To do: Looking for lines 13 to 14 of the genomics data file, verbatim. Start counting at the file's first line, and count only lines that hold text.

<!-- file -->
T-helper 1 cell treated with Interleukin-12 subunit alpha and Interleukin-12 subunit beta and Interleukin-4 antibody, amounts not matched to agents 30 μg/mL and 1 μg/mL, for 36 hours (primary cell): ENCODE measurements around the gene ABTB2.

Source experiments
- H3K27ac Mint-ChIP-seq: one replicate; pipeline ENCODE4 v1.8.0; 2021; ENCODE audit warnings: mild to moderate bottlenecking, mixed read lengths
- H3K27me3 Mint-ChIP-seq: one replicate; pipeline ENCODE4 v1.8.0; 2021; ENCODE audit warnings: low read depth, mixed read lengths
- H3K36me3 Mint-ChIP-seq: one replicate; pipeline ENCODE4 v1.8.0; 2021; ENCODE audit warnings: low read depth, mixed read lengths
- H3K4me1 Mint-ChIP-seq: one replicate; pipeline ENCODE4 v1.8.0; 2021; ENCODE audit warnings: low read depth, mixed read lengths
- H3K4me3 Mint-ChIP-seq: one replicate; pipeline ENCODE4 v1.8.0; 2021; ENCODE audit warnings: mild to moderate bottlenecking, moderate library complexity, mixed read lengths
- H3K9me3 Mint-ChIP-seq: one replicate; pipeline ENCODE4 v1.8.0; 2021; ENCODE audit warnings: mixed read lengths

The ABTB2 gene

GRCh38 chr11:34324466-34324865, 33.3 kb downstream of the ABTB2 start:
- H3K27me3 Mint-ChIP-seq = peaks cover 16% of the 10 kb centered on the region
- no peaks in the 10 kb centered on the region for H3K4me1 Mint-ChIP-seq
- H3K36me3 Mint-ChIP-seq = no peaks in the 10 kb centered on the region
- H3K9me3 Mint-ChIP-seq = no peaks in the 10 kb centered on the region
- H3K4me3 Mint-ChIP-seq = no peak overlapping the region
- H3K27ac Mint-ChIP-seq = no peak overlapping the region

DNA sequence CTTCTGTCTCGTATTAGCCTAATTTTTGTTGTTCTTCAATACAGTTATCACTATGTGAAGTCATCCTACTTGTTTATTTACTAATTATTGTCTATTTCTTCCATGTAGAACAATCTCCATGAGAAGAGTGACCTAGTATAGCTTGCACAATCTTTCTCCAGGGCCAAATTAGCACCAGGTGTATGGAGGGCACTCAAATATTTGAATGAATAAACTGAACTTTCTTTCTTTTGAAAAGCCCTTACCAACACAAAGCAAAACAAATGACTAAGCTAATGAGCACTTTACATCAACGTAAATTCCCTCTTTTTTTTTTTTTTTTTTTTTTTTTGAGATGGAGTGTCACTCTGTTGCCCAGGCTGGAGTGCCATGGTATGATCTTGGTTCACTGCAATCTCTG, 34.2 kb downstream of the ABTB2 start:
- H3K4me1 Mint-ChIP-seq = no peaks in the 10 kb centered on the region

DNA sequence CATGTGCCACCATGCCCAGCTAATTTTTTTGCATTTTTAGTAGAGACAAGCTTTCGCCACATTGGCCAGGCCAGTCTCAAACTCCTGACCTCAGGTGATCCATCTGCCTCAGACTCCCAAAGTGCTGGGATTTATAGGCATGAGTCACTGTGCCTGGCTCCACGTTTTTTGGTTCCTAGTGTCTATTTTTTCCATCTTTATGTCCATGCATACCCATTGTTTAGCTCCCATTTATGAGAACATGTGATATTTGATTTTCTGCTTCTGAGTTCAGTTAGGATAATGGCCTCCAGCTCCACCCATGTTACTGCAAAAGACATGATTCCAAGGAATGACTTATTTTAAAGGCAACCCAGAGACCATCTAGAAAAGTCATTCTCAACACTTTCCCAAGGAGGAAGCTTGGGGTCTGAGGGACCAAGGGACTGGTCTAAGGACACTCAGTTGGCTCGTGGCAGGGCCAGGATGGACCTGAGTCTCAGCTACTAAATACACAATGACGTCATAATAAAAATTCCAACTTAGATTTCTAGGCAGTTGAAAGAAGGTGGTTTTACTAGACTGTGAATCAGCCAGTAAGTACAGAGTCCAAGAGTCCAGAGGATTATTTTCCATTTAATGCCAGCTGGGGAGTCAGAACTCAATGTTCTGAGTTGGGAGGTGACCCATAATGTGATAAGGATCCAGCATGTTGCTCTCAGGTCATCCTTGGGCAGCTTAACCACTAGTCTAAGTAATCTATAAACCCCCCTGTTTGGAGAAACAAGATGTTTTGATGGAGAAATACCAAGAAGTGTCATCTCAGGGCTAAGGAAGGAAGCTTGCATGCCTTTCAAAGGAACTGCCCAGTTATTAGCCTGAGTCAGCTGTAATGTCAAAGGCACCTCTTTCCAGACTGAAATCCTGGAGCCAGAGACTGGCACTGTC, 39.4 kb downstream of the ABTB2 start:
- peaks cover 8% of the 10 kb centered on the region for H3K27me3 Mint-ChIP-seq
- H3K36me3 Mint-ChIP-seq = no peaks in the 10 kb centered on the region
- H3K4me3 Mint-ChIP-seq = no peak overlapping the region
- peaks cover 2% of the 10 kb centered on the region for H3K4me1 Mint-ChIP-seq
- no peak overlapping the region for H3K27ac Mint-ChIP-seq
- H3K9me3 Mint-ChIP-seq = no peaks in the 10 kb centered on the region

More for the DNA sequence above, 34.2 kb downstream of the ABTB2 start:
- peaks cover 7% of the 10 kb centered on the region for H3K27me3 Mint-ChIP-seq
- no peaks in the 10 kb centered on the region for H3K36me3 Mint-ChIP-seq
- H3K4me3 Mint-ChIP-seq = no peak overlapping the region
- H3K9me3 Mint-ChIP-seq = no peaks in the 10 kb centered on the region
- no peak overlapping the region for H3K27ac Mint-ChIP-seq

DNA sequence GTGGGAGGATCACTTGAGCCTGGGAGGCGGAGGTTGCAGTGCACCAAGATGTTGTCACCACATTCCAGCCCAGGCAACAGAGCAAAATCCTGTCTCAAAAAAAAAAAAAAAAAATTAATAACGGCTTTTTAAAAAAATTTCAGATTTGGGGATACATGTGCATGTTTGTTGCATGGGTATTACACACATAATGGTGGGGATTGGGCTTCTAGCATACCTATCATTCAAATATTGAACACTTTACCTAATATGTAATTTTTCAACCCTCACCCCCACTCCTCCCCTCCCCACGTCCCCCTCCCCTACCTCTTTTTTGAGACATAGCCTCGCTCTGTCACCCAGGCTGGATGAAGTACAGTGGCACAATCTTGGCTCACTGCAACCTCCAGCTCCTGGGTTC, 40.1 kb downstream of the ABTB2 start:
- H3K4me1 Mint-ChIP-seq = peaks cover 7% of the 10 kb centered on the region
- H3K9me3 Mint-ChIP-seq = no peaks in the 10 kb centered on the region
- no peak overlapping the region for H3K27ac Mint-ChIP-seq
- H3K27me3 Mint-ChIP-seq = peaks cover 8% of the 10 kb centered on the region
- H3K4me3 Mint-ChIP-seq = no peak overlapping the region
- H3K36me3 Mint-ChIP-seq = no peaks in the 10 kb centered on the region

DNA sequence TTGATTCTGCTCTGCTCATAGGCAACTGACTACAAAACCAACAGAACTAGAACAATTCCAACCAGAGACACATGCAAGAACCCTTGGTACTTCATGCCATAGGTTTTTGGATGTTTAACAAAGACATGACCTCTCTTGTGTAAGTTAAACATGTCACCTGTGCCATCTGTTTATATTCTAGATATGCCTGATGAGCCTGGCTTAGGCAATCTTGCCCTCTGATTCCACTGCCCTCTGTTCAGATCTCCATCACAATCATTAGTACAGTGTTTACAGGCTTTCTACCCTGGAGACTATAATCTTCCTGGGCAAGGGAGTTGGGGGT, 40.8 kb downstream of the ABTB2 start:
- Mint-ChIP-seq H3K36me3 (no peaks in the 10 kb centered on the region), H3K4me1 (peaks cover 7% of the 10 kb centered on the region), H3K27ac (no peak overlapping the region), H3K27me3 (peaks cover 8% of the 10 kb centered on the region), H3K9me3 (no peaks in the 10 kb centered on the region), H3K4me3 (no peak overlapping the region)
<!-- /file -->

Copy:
- H3K36me3 Mint-ChIP-seq = no peaks in the 10 kb centered on the region
- H3K9me3 Mint-ChIP-seq = no peaks in the 10 kb centered on the region